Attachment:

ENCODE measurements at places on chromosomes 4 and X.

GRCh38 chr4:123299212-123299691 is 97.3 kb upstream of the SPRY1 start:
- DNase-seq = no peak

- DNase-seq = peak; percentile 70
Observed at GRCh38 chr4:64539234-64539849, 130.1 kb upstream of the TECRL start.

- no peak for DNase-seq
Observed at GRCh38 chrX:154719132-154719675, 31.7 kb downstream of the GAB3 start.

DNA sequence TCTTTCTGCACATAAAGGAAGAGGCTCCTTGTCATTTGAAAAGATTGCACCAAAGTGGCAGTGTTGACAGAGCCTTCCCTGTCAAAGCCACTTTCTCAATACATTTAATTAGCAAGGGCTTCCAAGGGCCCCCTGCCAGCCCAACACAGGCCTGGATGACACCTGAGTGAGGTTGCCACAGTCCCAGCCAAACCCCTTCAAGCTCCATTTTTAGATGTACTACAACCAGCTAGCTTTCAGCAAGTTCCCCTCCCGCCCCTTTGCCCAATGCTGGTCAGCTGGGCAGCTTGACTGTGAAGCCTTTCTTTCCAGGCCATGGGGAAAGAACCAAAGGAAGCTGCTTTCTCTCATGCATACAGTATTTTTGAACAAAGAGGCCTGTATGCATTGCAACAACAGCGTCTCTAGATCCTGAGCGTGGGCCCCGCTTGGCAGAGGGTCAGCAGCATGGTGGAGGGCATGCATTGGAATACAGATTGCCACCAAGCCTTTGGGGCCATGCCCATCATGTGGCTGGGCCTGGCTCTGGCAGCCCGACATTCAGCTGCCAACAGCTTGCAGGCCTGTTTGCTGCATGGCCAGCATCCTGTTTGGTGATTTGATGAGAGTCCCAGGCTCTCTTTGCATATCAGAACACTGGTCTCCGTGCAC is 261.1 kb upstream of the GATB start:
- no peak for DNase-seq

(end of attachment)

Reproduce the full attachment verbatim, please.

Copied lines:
ENCODE measurements at places on chromosomes 4 and X.

GRCh38 chr4:123299212-123299691 is 97.3 kb upstream of the SPRY1 start:
- DNase-seq = no peak

- DNase-seq = peak; percentile 70
Observed at GRCh38 chr4:64539234-64539849, 130.1 kb upstream of the TECRL start.

- no peak for DNase-seq
Observed at GRCh38 chrX:154719132-154719675, 31.7 kb downstream of the GAB3 start.

DNA sequence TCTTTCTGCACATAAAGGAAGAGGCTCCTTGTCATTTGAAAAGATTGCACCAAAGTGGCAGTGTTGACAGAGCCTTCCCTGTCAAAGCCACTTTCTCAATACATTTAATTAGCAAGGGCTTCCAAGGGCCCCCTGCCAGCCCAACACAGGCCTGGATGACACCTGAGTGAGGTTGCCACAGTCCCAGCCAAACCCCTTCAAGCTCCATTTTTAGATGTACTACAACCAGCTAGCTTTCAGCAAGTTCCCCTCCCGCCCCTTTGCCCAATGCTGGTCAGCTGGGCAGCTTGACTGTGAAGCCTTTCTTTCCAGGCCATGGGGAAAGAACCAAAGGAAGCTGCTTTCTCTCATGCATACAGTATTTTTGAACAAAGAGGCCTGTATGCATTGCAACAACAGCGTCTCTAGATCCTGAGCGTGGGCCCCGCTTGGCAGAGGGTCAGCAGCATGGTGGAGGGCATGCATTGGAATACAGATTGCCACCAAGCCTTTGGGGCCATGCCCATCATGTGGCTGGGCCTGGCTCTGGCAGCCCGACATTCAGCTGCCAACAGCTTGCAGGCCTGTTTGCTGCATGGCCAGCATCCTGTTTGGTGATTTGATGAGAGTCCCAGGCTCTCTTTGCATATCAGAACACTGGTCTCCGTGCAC is 261.1 kb upstream of the GATB start:
- no peak for DNase-seq